Is this really in Africa’s best interest?

There are serious problems with this new approach to addressing terrorism, and the interconnected issue of mass migration. By letting the EU dictate how terrorist groups in Africa are conceptualized, and how they are dealt with, African states miss the opportunity to address the root of the problem, instead of merely reacting to the symptoms.

The EU’s short-term, military approach is a reaction to the recent shift in public opinion. Though African states should recognize the importance that Europe plays on the continent, it would behoove them to question if this is truly in their best interest, and the interest of the continent as a whole.

Taking a longer-term approach is far more difficult. Only by addressing the economic and political marginalization of the communities that spawn these militant organizations, will these countries be able to create lasting and sustainable peace. In the case of Mali, for example, it was only after decades of being economically and politically marginalized by successive French supported governments in Bamako, and three serious secular rebellions, that the communities of Northern Mali turned toward Islamic militancy.

What does the future hold?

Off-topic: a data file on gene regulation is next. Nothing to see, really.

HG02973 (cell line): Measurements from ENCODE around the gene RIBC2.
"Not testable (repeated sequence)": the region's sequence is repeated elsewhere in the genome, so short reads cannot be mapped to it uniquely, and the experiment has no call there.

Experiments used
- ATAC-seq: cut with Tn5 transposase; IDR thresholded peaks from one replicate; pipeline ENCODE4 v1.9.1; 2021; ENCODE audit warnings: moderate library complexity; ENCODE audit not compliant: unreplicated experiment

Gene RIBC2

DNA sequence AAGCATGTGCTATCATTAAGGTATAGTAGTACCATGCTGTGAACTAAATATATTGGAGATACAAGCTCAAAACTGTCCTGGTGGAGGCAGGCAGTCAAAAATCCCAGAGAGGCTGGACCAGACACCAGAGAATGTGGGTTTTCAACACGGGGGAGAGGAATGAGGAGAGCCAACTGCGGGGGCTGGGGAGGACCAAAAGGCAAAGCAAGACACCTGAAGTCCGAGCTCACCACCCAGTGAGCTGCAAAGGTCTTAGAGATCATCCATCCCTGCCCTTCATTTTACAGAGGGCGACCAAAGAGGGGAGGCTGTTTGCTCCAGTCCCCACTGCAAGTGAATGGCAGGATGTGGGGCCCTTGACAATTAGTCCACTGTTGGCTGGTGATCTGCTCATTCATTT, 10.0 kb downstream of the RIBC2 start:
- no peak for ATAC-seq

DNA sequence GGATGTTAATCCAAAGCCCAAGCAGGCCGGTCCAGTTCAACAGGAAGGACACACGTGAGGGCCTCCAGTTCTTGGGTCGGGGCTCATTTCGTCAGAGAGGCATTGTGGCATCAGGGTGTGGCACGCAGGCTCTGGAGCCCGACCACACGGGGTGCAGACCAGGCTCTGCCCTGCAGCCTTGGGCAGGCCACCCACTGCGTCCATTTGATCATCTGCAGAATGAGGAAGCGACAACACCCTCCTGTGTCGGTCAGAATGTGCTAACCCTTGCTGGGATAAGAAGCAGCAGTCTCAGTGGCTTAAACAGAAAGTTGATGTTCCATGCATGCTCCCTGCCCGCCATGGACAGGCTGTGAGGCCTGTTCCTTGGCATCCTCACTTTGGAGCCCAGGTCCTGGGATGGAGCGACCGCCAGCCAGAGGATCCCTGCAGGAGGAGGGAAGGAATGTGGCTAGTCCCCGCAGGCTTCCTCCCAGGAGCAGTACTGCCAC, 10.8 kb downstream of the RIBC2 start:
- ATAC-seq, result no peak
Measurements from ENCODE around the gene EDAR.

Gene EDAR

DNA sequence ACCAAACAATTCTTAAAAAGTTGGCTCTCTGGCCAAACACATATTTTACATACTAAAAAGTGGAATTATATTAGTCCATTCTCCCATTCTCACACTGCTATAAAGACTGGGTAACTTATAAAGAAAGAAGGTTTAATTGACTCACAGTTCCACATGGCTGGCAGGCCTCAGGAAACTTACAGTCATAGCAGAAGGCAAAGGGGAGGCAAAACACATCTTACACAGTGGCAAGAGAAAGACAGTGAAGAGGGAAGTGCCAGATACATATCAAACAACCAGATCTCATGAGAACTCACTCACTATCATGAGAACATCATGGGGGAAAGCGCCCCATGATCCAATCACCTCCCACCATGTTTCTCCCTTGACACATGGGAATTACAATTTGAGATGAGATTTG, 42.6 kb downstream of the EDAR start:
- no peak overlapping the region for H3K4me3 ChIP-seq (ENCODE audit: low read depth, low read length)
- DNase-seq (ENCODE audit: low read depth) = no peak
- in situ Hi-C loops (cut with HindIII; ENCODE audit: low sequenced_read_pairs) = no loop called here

Africa needs a strong EU, which focuses on sustainable development, and promotes human rights and democratic governance. In addition, there is clearly a need on the continent for a rapid response force, and until one can be financed by African states, militarily the EU still has a part to play in Africa. This can clearly be seen in France’s role in Mali. Without France’s military intervention, the country would have fallen into the hands of Islamic militant groups.

However, the EU needs to take a long and introspective look, and ask whether its continued military presence, and support for authoritarian states, is really in the best interests of both Europe and Africa.

Though the EU may find it enticing to make short-term gains by aligning itself with deplorable regimes in the name of European security, doing so is just pushing the problem off onto future generations. Sooner or later, the grievances against the likes of Al-Bashir and the EPRDF in Ethiopia are going to accumulate, and the EU will again be faced with the question of whether to intervene. In the worse-case those grievances could trigger a Syria like conflict in Sudan or Ethiopia, bringing with it the related terrorism and refugee crises.

Perhaps with the brutal crackdowns of protests in EU-supported Ethiopia over the last year, Europe will have to face the consequences of its policy decisions sooner than expected.

[1] Such as the Ethiopian People’s Revolutionary Democratic Front (EPRDF) in Ethiopia, and Yoweri Museveni’s National Resistance Movement in Uganda, both of which have committed atrocities against their own populaces.